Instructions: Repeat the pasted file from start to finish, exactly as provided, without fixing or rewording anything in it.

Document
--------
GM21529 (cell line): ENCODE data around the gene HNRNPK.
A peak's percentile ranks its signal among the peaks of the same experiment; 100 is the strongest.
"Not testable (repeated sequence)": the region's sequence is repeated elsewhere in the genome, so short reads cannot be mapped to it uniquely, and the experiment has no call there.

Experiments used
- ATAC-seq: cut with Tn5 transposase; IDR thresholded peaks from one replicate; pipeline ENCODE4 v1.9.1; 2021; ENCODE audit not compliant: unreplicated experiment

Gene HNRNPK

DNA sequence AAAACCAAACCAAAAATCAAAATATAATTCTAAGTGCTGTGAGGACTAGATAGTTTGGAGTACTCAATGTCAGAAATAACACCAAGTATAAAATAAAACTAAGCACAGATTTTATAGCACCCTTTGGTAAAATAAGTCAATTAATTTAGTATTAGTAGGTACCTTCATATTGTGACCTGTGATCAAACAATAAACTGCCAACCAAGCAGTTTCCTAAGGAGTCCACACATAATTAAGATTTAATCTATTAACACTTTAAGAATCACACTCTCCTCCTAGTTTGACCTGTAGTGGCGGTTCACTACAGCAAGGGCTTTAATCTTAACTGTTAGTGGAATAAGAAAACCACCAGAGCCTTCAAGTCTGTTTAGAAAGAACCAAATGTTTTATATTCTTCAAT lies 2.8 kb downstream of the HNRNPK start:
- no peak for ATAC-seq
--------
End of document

GM21529 (cell line): ENCODE data around the gene HNRNPK.
A peak's percentile ranks its signal among the peaks of the same experiment; 100 is the strongest.
"Not testable (repeated sequence)": the region's sequence is repeated elsewhere in the genome, so short reads cannot be mapped to it uniquely, and the experiment has no call there.

Experiments used
- ATAC-seq: cut with Tn5 transposase; IDR thresholded peaks from one replicate; pipeline ENCODE4 v1.9.1; 2021; ENCODE audit not compliant: unreplicated experiment

Gene HNRNPK

DNA sequence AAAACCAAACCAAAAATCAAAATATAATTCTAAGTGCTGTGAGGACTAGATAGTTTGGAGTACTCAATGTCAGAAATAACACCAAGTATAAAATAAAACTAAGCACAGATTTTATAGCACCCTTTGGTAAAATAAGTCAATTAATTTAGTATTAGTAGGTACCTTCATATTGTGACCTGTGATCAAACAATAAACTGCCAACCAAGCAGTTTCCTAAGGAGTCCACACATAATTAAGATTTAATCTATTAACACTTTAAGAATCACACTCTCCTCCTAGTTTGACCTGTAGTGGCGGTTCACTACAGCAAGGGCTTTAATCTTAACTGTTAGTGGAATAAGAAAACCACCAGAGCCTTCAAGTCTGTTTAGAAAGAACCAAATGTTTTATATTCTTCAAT lies 2.8 kb downstream of the HNRNPK start:
- no peak for ATAC-seq